“It is not here!”
“…Another vain attempt?”
The man grew silent for a moment as he smoked the leaf tobacco, the aftertaste was soothing in this quiet bloody night. He slowly muttered as he released the smoke of the leaf tobacco.
“Amazing. I was pretty sure that it was accurate information that was provided though.”
His head tilted and he locked his gaze on the horseman. The moment the horseman was observed from afar with those piercing, blazing eyes, he was rendered mute in fright. Even if he wanted to scream, not a single syllable could be uttered. His legs were stuck against his will and he could not run from the fear he felt.
The horseman felt a warm liquid drip down the inner parts of his thigh, it seemed that he had soiled his pants with urine.
Ishakan smirked. His golden eyes glinted as he raised an eyebrow at the horseman, taunting him like a predator.
“Do you know anything about this?”
The horseman’s teeth chattered. He shook uncontrollably, as he faced the terrifying man before him, however, he knew if he were to stop here, the forest would become his burial ground. The words spilled out of him in a mumble, as he forced his mouth open to utter coherent syllables.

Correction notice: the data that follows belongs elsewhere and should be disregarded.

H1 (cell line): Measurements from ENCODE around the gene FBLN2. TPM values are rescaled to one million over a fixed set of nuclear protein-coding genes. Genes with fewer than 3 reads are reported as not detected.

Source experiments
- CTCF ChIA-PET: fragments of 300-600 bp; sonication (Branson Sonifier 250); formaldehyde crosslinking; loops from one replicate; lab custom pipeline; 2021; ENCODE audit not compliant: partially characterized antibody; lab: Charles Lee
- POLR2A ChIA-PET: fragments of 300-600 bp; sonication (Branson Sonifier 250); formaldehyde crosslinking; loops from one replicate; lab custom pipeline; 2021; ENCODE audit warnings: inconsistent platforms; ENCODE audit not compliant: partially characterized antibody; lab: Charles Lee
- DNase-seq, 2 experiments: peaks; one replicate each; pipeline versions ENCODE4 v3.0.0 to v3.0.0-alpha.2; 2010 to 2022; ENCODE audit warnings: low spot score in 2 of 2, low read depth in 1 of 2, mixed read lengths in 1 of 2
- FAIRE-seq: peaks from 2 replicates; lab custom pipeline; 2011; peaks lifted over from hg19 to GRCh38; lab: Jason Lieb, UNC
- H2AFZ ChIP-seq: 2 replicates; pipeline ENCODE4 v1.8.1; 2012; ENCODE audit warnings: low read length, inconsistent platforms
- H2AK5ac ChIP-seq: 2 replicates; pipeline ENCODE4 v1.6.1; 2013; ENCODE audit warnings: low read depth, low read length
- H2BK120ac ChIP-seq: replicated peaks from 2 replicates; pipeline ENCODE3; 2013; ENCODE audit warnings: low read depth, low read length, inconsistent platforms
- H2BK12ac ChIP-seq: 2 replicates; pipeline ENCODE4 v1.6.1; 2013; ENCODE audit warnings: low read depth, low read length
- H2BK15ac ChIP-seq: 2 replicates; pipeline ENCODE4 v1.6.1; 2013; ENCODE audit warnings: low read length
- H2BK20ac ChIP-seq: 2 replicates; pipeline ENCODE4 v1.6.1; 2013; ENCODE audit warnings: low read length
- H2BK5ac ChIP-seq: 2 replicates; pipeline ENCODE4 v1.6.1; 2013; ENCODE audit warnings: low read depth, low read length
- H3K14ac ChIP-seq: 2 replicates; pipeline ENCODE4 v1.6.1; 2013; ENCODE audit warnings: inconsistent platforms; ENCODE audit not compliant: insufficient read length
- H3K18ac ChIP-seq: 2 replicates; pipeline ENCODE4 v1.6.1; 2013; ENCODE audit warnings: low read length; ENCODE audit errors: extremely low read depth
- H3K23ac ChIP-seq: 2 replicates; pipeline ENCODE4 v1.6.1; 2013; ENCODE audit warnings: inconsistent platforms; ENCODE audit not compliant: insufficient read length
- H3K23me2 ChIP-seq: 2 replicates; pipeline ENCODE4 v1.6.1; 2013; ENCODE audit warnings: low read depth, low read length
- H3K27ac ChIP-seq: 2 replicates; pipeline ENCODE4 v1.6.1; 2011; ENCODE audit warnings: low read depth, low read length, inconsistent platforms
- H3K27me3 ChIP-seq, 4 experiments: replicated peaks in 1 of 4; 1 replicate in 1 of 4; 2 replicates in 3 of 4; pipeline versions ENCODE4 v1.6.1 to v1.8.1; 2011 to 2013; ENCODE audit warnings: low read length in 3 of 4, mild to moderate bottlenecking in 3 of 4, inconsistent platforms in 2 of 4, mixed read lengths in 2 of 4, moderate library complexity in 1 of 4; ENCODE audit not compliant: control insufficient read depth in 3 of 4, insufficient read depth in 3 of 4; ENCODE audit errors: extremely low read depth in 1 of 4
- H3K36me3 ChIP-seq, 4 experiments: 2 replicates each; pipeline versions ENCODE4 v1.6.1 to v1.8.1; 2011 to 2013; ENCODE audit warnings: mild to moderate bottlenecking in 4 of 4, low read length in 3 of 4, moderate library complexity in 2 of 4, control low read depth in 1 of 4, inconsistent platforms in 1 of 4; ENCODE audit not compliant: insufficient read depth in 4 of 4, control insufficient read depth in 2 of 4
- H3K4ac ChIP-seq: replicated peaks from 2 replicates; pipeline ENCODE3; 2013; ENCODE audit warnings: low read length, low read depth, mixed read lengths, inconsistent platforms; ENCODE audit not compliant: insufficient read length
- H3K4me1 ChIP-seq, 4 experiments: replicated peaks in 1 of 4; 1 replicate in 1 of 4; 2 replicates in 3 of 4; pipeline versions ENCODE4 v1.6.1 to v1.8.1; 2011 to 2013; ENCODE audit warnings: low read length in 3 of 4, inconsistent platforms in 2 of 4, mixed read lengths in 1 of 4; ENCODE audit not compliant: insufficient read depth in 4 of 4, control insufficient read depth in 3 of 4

“T-the other slave dealers…”
“Did another slave dealer buy and take away the Kurkans?”
Ishakan narrowed his eyes. He was locked in his thoughts and cocked his head to the side. Then he looked up and nodded his head at the woman on the side.
“Please spare me. I am just driving the wagon…This should probably be enough to pay for my sins.”
The woman curtly nodded her head and suddenly raised her fist. THUD! She struck the back of the horseman’s head. Immediately, he fainted without a sound.
Ishakan, who was staring at the horseman in front, briefly asked.
“Is he dead?”
“You did a good job of controlling your strength, Ishakan.” She gestured to their surroundings.
Haban fidgeted in response to Genin’s naive answer and added.
“I think he’s dead.”
“No. He’s not dead yet.”
As their shallow quarrel ensued, Haban proceeded to check the pulse of the horseman. There was nothing interesting to conclude.
“He’s not dead.”
Haban dubiously titled his head and clicked his tongue. Genin raised the tip of her chin, beckoning him, as if to affirm her strength. Ishakan, who laughed at their silent bickering, smoked his tobacco and said.
“Is he the third?”
Haban stomped his feet as he spoke with a red face.
“It certainly doesn’t seem like a coincidence.”
Currently, Ishakan was tracking the Kurkans enslaved in Estia. He had already found out the whereabouts of the Kurkans who were sold to aristocrats and wealthy merchants.
Amidst catching the Kurkans, who were in danger of being caught and sold, they unexpectedly encountered multiple difficulties. Each lead would result in failure, by mere hours. It was the most frustrating difficulty they constantly faced in tracking them down.
It was confirmed the Kurkans were bought and the queue of slave dealers was pinned down, however, following the route of their trade was a maze. Each time, the reason was the same. Another slave dealer would buy the Kurkans right before they could free them.
This was the third time they had missed the opportunity, by a short time interval.
“I think that someone must be moving one step ahead of us.”
This chapter has not been translated by NovelUtopia, we have picked up the novel from chapter 69.